By Emily Thornton The stock market scandals that dogged the big brokerages last year aren't quite history yet. But mortgage refinancing is still going gangbusters, thanks to record-low interest rates. Investment banks helped companies issue more stock in May than they had in any month in almost a year. And long-awaited signs of life emerged in the merger business on June 6, when Oracle bid $5.1 billion for PeopleSoft.
With so much optimistic news, it may be time to reassess shares of brokerages and banks. But savvy investors will tread carefully. Many stocks in this sector have already had significant price runups over the past few months. JP Morgan Chase (JPM) has soared 52% since Mar. 1, trading now at around $34.30 a share. And despite all the rumors of scandal that plagued big houses like Citigroup (C) and Merrill Lynch (MER) last year, drops in their valuations really weren't all that dramatic. Most investors saw them as major players that were never really going away.
"REASONABLE" VALUATIONS. The trick will be figuring out the long-term winners. "Would I still be buying brokerage stocks? Yes. And we are," says Michael Holton, manager of T. Rowe Price Group's financial-services fund. Holton sees "valuations, relative to historical averages, [that] look reasonable."
Some analysts and money managers think the stand-alone investment banks are best-positioned to gain in an economic rebound. They're switching their money to big equity underwriters and traders such as Morgan Stanley (MWD), Merrill Lynch, and Goldman Sachs (GS) and away from debt champions such as Bear Stearns (BSC).
Though brokerages have posted only so-so earnings for the second quarter, some portfolio managers are betting that they'll jump in value longer term, once the economy is firmly on the road to recovery. Guy Moszkowski, Merrill Lynch financial-services analyst, sees "a lot of upside" in Morgan Stanley. He estimates that it could rise -- from trading at half its stock market price-to-book ratio to three quarters -- if companies start to issue a flurry of equity.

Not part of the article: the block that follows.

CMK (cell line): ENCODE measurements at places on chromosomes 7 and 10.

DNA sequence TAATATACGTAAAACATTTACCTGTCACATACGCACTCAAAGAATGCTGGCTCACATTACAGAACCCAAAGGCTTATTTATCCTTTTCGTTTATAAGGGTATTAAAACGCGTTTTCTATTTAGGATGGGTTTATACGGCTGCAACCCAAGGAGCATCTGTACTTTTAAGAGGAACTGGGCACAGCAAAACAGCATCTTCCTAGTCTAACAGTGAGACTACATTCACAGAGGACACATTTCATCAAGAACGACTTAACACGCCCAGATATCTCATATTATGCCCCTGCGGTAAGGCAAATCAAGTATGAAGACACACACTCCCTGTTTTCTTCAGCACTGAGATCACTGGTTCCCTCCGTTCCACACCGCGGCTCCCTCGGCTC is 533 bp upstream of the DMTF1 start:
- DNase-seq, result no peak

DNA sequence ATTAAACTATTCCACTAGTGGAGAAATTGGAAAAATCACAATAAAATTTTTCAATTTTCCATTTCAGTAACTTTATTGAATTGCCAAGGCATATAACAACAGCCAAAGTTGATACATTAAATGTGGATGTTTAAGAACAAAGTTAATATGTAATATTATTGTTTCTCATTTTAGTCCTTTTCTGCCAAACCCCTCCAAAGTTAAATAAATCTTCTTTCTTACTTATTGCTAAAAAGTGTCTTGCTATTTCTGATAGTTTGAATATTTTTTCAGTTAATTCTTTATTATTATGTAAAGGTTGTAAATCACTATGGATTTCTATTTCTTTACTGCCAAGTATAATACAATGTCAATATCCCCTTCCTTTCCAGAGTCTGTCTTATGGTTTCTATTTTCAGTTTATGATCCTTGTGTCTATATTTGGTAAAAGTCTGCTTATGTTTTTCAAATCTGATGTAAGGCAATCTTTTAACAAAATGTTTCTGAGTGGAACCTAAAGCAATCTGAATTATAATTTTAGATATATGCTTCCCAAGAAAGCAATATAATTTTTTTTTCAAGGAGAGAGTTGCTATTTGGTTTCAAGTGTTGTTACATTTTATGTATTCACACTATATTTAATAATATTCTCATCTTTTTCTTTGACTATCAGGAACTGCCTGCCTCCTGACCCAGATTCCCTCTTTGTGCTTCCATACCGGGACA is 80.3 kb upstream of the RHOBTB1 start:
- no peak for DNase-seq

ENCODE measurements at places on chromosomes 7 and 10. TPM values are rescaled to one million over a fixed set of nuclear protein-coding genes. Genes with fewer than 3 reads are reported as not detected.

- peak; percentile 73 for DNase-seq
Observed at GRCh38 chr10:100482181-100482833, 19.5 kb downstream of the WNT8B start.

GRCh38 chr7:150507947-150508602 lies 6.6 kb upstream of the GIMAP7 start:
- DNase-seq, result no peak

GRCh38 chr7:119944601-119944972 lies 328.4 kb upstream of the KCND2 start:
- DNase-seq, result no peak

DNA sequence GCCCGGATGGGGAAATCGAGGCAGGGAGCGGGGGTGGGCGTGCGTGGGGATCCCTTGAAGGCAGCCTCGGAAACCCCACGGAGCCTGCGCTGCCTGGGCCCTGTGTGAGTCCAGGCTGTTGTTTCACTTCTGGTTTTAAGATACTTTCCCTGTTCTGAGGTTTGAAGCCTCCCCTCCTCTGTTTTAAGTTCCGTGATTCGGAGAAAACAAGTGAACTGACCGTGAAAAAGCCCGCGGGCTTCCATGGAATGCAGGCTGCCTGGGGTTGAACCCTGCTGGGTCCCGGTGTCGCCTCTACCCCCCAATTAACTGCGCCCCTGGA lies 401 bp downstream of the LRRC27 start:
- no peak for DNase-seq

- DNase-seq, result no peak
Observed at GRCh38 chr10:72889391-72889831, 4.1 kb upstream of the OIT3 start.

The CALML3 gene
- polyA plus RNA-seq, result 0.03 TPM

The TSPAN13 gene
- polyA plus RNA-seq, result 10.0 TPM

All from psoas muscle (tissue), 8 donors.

STILL BUYING. Many pros still like Citigroup, which at $43.42 a share is already near its 52-week high of $45.72. They figure the financial giant might pay out more earnings in dividends. That's much more attractive to investors under the new tax law, which has cut tax rates on dividends. "Citigroup is best-positioned to do that because it has a lot of businesses that generate excess cash flow," says Henry McVey, financial-services analyst at Morgan Stanley. He estimates that Citigroup could lift its dividend per share by as much as 50%, to $1.20, in July.
With commercial banks, the name of the game will be picking outfits poised to benefit most from higher demand for corporate loans. "Commercial credit may also finally be improving and could provide upside for some large banks," says Andrew B. Collins, financial-services analyst at U.S. Bancorp. That could serve as a buffer to banks' contracting net interest margins -- the difference between the interest rates that retail banks charge their customers and what they themselves pay to borrow money.
Although shares of J.P. Morgan Chase, Bank of America (BAC), and U.S. Bancorp (USB) have soared this year, many money managers haven't stopped buying. That's because they believe that these outfits have cleaned up their commercial loan books more than most investors realize.
TAKEOVER BETS.Others seek seeming havens such as Wells Fargo (WFC). "We think Wells Fargo's strong consumer franchise has less risk," says William Batcheller, a portfolio manager for the Cleveland-based Armada Equity Growth fund. "A higher proportion of Wells's consumer finance tends to be secured loans, and it has a strong mortgage business." It's now trading at around $51 a share, $54.74 being its 52-week high.
More daring investors are snapping up shares in banks they think are possible takeover targets. Such stocks will command a premium if stronger players such as Bank of America or Bank One (ONE) go on the prowl once the economy recovers. Potential targets include Pittsburgh's PNC Financial Services Group (PNC), Atlanta-based SunTrust Banks (STI), KeyCorp (KEY) in Cleveland, and Beantown's FleetBoston Financial (FBF). "I think this is the year of the big deal," says Anton Schutz, manager of the Burnham Financial Services fund, who believes the industry is presently weighed down by overcapacity.
Guessing takeover plays may be too nerve-racking for most investors. And the risk exists that financial stocks will ride a roller coaster on the way to recovery. But for those who believe that eventually companies must raise money to invest in their businesses, this may be the time to grab shares of the banks and brokerage outfits that will supply that money. Thornton is Finance & Banking editor for BusinessWeek in New York